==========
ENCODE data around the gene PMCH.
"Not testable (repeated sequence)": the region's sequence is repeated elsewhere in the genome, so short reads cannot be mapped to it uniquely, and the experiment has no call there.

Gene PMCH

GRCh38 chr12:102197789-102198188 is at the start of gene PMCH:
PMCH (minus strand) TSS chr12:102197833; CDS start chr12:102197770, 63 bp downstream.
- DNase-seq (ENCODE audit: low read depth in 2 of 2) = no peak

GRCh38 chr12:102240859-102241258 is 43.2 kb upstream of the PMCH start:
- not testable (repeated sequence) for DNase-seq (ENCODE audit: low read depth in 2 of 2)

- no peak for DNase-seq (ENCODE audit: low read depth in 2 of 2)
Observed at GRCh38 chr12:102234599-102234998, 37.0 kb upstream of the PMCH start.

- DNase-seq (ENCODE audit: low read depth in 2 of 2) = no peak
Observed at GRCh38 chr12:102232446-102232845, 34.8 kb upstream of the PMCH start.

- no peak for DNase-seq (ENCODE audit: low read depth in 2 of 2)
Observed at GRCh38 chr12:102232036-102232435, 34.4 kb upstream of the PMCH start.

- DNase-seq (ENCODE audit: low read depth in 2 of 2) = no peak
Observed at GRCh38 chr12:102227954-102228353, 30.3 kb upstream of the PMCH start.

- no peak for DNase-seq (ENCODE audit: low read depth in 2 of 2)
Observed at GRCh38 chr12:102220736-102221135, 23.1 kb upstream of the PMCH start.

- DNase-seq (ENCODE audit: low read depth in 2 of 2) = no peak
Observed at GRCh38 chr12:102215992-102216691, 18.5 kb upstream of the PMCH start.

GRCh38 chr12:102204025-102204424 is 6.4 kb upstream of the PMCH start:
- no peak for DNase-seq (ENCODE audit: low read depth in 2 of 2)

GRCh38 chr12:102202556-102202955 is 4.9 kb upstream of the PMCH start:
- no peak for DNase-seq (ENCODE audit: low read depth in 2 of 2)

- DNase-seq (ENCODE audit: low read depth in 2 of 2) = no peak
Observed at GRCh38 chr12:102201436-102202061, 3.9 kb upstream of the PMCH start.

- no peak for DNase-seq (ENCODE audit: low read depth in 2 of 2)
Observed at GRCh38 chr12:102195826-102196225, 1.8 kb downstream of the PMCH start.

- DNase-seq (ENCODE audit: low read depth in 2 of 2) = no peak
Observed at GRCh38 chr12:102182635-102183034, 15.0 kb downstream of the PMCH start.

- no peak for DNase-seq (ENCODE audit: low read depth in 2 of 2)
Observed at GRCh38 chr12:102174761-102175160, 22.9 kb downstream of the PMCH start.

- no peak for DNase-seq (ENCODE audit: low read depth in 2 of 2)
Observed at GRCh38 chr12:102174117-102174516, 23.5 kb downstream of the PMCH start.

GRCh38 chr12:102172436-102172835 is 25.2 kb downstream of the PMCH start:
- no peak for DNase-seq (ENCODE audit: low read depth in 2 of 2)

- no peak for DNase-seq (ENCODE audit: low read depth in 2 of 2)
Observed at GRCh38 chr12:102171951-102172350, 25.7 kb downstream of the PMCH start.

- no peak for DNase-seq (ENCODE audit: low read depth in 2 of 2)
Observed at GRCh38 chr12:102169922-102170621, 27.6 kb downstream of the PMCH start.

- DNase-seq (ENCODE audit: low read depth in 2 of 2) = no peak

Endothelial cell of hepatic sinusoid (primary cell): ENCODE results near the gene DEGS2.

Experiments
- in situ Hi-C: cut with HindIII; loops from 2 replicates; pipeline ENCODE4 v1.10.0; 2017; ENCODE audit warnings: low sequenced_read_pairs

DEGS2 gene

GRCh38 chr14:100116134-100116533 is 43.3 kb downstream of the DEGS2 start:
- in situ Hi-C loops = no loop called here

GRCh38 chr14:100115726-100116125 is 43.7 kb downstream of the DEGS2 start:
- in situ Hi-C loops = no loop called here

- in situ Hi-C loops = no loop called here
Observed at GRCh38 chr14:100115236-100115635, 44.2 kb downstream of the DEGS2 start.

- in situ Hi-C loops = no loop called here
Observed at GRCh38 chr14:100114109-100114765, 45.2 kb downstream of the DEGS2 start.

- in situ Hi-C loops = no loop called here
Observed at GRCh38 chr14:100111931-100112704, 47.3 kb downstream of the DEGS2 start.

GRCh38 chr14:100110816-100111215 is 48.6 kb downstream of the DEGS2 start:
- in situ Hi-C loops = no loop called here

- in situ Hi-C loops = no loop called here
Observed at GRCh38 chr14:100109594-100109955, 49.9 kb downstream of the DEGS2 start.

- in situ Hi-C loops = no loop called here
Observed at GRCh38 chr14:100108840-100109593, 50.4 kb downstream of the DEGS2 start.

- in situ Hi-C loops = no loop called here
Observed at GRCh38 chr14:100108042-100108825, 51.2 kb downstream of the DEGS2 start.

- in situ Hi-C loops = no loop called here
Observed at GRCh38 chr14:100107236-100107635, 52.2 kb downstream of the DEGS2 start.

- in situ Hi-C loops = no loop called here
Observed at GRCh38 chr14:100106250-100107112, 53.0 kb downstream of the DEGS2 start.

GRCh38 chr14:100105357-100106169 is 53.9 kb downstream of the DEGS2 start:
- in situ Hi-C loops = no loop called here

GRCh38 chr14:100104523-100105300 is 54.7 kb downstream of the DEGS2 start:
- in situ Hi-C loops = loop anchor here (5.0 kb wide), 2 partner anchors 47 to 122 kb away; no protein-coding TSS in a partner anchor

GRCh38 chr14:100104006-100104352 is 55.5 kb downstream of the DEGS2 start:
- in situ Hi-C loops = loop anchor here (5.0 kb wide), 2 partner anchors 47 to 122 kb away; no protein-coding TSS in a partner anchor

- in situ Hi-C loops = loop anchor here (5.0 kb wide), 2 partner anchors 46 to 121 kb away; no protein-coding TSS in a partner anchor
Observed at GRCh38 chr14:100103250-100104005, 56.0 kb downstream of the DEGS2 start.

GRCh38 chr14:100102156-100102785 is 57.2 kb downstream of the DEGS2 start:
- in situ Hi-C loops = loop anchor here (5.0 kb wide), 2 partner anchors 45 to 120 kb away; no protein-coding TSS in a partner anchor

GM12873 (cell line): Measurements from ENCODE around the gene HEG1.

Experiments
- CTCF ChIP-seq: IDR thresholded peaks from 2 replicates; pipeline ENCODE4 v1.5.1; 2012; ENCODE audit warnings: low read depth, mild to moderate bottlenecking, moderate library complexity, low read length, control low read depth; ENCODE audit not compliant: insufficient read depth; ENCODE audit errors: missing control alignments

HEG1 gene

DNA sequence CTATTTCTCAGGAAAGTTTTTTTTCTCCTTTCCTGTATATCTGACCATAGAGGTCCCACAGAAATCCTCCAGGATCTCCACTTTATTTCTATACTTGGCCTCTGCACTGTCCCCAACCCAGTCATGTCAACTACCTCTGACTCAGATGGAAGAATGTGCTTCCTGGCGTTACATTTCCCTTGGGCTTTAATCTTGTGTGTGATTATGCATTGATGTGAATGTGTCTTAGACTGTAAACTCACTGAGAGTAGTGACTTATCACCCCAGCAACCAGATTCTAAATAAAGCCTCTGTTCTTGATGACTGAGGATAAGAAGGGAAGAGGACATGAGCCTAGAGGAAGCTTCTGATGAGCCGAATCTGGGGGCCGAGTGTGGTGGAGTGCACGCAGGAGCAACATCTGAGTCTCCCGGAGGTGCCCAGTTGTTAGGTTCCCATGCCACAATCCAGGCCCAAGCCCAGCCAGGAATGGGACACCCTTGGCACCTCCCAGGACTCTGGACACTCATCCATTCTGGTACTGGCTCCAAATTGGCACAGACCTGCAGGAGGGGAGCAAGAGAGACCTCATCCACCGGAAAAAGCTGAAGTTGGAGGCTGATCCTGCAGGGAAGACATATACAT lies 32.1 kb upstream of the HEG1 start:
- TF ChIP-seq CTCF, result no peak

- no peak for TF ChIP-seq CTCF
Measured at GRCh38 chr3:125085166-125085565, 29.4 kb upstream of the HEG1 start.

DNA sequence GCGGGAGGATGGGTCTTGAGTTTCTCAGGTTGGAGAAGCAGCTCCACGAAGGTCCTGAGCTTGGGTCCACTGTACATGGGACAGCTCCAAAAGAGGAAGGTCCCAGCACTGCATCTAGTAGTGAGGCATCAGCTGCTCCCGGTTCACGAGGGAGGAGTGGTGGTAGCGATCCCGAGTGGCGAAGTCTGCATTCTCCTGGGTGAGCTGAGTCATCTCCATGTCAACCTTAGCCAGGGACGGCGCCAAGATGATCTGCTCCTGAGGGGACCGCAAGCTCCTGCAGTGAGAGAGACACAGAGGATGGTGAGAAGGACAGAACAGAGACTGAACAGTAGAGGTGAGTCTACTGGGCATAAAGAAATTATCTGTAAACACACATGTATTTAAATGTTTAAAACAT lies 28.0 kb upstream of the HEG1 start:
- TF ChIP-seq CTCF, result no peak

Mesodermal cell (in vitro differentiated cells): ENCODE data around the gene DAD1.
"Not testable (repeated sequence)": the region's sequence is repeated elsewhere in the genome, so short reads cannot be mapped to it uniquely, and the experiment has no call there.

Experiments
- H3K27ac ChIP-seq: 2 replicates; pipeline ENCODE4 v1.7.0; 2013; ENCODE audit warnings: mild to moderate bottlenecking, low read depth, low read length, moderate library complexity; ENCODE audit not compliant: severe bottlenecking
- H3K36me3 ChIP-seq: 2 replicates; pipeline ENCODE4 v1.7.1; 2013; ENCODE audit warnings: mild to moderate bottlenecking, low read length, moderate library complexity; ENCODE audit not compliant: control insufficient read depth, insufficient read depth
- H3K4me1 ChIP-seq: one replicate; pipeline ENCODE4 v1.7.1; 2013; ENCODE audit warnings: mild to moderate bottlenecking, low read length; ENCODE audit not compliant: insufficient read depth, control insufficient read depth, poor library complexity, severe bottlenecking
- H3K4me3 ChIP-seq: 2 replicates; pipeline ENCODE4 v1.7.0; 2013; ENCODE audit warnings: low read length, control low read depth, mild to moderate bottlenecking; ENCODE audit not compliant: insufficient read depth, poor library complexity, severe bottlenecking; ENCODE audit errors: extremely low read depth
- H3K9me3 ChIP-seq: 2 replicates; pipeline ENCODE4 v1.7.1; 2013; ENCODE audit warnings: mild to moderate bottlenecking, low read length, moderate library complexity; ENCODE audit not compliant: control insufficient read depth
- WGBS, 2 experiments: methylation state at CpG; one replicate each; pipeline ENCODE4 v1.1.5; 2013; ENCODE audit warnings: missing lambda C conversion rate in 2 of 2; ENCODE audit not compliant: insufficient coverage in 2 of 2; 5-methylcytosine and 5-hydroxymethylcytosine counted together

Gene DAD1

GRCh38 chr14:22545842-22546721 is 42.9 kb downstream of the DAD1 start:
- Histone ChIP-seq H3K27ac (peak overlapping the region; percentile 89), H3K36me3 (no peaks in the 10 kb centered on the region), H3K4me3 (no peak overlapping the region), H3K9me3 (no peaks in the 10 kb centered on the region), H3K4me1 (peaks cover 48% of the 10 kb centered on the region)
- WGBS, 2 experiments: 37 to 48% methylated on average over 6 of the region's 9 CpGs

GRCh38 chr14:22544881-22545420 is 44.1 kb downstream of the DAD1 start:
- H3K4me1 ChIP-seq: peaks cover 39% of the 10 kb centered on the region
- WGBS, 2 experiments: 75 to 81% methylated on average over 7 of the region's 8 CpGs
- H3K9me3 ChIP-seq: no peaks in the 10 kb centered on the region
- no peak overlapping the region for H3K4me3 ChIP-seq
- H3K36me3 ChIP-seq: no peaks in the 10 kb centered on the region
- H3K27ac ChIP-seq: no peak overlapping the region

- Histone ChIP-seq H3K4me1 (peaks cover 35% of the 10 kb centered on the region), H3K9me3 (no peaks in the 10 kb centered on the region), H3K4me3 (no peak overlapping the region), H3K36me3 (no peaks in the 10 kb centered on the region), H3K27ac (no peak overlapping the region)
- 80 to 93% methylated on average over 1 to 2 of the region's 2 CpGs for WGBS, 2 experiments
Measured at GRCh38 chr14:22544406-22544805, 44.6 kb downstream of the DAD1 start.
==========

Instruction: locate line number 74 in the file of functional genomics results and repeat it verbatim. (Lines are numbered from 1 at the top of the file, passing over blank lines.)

- in situ Hi-C loops = loop anchor here (5.0 kb wide), 2 partner anchors 46 to 121 kb away; no protein-coding TSS in a partner anchor